Real Life Stories

What it feels like to fall in love with... a man on death row

Lorri Davis was so moved by the documentary Paradise Lost that she reached out to convicted murderer Damien Echols. She shares her story about fighting for the man she loves.

Lorri-Davis-Yours-to-Eternity

Lorri Davis lived through what many would consider a nightmare: Her husband, the love of her life, was convicted of a crime he didn’t commit and then sentenced to death. Even more unusual, Davis didn’t even meet her husband until long after he started his sentence. Her husband, Damian Echols, is one of the “West Memphis Three,” a group of young men convicted on dubious evidence for a brutal murder. In a new book, Yours for Eternity, Lorri Davis explains how she feel in love with a man behind bars and then successfully fought for his release.

I saw Paradise Lost — a documentary made about the West Memphis Three — and I was greatly affected by it. As the days passed, I really felt a growing sense of grave injustice. I had so many questions, and started doing research about the trial. I decided to write to Damian and offer my help. He wrote back and his first letter was so sad because he was so thrilled to hear from someone. The letter writing escalated, and I came to see how intelligent he is. He’s a fascinating person and the most fascinating mind I’ve ever encountered. Before long, we were writing all of the time. It was hard, sometimes, for me to remember where he was and what he was going through. Our letters were all about ideas and art — all of the things you talk about when you first get to know someone. And we fell in love.

I was living in New York City, and I had a great career as a landscape architect. But my life just started taking a different direction after I met this man. When I first saw him, he was extremely thin, he had dark circles under his eyes, and wasn’t doing well in prison, but he was still just so lovely. I just took one step after another without doubt. I knew instinctually that this was the right course for me. I didn’t pursue a romance with him; it was just something that happened very naturally between two people with like minds. It just so happened that one of us was on death row. I knew he was innocent and believed in him, and it became a journey. It defies logic, I know. But I’ve always lived my life in a responsible way, and I think I pursued this in a responsible way. In the beginning, I didn’t tell my family and I only confided in my closest friends because it was too strange to share — even if I knew in my heart that it was the right thing.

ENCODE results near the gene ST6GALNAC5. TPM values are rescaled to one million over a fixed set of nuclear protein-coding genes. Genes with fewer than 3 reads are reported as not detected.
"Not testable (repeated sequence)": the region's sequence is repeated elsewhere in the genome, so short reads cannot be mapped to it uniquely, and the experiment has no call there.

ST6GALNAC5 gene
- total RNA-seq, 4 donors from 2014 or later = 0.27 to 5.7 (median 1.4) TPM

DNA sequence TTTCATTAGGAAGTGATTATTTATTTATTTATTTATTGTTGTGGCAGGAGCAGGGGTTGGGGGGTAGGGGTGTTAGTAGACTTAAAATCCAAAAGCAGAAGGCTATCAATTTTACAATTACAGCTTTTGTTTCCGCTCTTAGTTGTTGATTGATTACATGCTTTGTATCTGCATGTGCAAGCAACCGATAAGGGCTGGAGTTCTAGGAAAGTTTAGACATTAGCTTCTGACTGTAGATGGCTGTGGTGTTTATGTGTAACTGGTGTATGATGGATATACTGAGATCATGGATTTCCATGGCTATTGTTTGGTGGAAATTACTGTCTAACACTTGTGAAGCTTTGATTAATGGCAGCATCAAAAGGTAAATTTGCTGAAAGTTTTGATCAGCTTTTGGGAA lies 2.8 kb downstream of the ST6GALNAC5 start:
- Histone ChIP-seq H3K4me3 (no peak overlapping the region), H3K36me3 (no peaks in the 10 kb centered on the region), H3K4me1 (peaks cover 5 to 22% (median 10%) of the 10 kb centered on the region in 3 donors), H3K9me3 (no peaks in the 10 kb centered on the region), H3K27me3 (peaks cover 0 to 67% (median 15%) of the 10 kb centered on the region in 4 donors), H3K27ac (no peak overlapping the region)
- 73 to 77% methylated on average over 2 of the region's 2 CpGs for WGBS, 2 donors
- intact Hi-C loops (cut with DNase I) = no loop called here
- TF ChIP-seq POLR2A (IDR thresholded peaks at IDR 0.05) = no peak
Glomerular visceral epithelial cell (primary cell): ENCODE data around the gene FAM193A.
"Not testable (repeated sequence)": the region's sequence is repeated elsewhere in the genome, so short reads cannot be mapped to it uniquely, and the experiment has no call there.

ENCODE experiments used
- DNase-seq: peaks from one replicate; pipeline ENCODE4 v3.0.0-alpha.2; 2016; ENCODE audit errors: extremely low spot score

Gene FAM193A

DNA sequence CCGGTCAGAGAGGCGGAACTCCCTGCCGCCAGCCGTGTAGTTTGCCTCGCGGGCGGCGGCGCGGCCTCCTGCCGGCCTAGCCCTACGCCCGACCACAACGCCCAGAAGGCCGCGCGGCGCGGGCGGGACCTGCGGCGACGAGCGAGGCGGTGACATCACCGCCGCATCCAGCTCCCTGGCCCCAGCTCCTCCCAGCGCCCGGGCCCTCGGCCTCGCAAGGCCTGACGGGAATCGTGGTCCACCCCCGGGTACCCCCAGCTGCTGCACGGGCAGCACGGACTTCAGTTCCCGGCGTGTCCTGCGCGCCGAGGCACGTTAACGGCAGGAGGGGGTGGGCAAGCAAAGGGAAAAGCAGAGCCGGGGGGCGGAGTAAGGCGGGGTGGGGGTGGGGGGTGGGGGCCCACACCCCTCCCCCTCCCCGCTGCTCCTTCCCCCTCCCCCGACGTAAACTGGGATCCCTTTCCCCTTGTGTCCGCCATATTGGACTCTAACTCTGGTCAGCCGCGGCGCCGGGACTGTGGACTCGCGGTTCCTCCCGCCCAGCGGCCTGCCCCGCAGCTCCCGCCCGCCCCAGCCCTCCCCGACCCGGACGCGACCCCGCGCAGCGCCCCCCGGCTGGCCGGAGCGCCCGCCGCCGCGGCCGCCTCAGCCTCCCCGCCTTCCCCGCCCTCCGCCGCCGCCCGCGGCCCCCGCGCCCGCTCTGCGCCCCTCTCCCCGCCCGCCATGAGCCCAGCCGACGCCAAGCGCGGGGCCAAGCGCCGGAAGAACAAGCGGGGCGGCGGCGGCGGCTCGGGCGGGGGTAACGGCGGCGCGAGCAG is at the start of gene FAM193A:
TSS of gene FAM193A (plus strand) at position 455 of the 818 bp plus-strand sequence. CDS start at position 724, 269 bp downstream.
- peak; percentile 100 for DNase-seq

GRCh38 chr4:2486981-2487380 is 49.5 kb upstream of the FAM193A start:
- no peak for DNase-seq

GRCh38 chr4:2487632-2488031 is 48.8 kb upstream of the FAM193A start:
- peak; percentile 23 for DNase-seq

I moved to Arkansas to be closer to him, and in 1998 I started working on his case. In 1999, we were married. After that, it became my life’s work building a legal team and raising the funds that would eventually lead to his release in 2011. No one in my life tried to dissuade me. People who love me trusted me. I also have a bit of a reputation for being hard headed, so I don’t know if anyone would have tried to talk me out of anything. I’m sure people had some concerns, but they really rallied around us. It was hard, at times, but I’ve always been someone who can thrive on her own. For a while, I continued my work as a landscape architect, and then it got so huge that I couldn’t do anything else.

While he was in prison, our relationship was all about communication. We built as any connections as possible, and we had to work really hard at that — much harder than people in conventional relationships. We spoke a great deal on the phone, and I got to see him for three hours a week. We tried to read the same books, watch the same films, and meditate at the same time every day.

I got a call one day from Damian’s lawyer, saying that Damian could be out of prison in three days. We always thought we would have much more time to prepare and figure out where we were going to live and counselling and everything else. We both went into shock and stayed there for at least a year. After Damian was released, I wasn’t prepared for the symptoms of trauma that Damian continues to live with. I didn’t know how to care for him, and it was very, very painful to watch. About six months into it, he was finally able to explain to me how he was feeling. He hadn’t been out in the world for 20 years, and had spent the last 10 years in solitary confinement. There was constant anxiety and fear over everything. He was like an alien who had been dropped onto the earth and didn’t know how to do anything. But at the same time, there was so much joy as a result of his freedom.

It’s been almost three years since he was released. I feel like we’re getting closer to “normal.” We have a lot of decisions to make about how we’re going to be in the world and we have a long way to go, but we’re excited about the future.

Yours For Eternity: A Love Story on Death Row, Lorri Davis, $33.